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  • Rights: The University of Waikato
    Published 10 June 2008 Referencing Hub media

    Adam Vonk’s PhD research has involved mapping where sedimentary rocks are found in the Taranaki region in New Zealand, to see how this information can help identify new fossil fuel reserves. He explains that there is quite a lot of information and research about offshore resources. However, only a little is known about onshore sedimentary rocks and how this gives clues to finding fossil fuel resources. Petroleum companies and the New Zealand government have produced a book about the geology of the Taranaki basin, but Adam found that it did not describe how the offshore and onshore geology are related to each other.

    Adam explains that, by examining onshore rocks and determining their history, it is possible to predict what sort of rocks may be found beneath the land surface and how this information provides clues about offshore rock layers. This information explains how rocks are distributed, and this allows oil companies to have a better idea of likely places to explore for fossil fuels.

    Jargon alert

    Each field of science has its own language – here are a few of the terms Adam uses:

    • Sedimentary rocks – rocks formed from the deposition, consolidation and compression of fine particles (sediments of various sizes) that came from pre-existing rock, which can be igneous, sedimentary or metamorphic in origin.
    • Hydrocarbon – an organic compound made up of hydrogen and carbon. Fuels such as oil and natural gas are hydrocarbons.
    • Stratigraphic – studying the layers of rocks. A geological layer is called a strata, and stratigraphy looks at these layers to determine how old they are and what they are made from.
    • Monograph – a detailed book on a specific topic

    Points of interest

    • The last large-scale mapping of the Taranaki onshore region was undertaken during World War II in an effort to find fuel to help with the war.
    • To drill an onshore hole, it costs around 5 million dollars, and it costs 50 million for an offshore hole.



    My sort of thesis is involved in mapping sedimentary rocks and understanding sedimentary rocks and how they relate to, sort of, petroleum and hydrocarbon resources in New Zealand. There’s been a lot of workers, sort of, work in small areas of Taranaki. The last mapping projects and stratigraphic studies which occurred in Taranaki was back in the 1940s, 1950s, when they were encouraged to search for oil to help the war effort. But since then, there’s been no real sort of geological investigation on land. Offshore in Taranaki basin, where the oil and gas occurs, there’s been quite a lot of geological investigation by petroleum companies and government departments such as GNS, and they’ve put together a monograph of Taranaki basin, which was published in 1996. But the onshore geology and how that relates to the offshore was very poorly understood, I think. And so that’s where my research came in. It incorporates a lot of those previous studies into one larger study and encompasses a broad section of rocks and integrates all of that data together.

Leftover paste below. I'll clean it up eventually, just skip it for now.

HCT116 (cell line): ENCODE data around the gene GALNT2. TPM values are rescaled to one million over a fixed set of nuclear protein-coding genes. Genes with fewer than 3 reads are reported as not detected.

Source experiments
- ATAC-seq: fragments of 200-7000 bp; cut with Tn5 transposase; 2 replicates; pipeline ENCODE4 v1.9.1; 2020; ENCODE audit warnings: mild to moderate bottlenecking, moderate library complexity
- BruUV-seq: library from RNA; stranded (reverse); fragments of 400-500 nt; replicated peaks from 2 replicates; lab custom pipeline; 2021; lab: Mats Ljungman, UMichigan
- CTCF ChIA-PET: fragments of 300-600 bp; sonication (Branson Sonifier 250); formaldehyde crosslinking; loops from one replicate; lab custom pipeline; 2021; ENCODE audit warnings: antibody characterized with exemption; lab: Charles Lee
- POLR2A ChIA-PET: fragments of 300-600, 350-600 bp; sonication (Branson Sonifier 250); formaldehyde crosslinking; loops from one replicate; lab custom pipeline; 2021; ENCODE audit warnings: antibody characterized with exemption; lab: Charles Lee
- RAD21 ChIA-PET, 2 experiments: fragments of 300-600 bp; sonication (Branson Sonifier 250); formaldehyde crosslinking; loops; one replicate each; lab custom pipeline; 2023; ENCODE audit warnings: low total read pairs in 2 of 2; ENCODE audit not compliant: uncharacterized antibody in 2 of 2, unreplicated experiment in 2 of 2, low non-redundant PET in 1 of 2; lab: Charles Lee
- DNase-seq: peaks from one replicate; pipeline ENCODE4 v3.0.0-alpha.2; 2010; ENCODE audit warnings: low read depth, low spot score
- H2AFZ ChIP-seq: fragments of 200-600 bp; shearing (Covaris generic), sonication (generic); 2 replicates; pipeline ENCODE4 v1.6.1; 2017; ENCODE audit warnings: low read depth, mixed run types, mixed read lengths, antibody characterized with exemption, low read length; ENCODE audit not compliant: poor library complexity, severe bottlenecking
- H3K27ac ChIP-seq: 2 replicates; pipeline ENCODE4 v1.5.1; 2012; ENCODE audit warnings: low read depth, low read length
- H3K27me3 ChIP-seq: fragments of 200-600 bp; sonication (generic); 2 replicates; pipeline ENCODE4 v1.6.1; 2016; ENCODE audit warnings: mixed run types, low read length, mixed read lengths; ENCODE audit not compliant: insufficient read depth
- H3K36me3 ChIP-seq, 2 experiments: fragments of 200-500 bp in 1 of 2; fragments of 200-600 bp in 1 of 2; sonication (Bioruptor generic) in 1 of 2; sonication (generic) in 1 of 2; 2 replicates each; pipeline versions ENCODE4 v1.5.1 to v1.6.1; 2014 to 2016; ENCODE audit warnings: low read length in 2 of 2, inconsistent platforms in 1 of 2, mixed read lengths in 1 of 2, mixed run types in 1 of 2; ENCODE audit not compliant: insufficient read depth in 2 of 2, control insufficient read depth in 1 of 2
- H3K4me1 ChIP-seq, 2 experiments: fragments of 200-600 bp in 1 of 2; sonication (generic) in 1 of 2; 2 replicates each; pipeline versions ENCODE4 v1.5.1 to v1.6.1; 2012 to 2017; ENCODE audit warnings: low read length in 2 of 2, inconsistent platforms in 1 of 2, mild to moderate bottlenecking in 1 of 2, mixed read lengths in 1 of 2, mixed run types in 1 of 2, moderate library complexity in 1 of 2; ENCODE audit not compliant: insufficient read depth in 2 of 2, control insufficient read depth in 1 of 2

The Taranaki area is quite unique in the fact that we can actually examine, look at, take photographs of and whack with a hammer, rocks that occur onshore. Now those rocks are actually dipping into the subsurface of Taranaki basin, which is the area under the volcano and the area under the sea out to the west. By understanding the history of those rocks onshore, we can actually predict what types of rocks might be occurring in the subsurface of Taranaki. The main reason for predicting that subsurface geology is to gain a better understanding of how those rocks are distributed in order for oil companies to explore, run seismic lines over and drill holes into to find petroleum and hydrocarbons. The cost of drilling a petroleum well is – onshore on Taranaki might be, you know, upwards of 5 million dollars, offshore approaching maybe 50 million for one well. You don’t really want to be just spending that money on all these holes that turn out to be dry; you want to actually have as much information as you can in order to get the best return on your investment.

    Archives New Zealand / Te Rua Mahara o Te Kāwanatanga
    Lloyd Homer – GNS Science
    Rosalie Pollack – GNS Science
    NZ Geographic
    Jun Tsuda
    Glen Morse
    Duncan Rimmer

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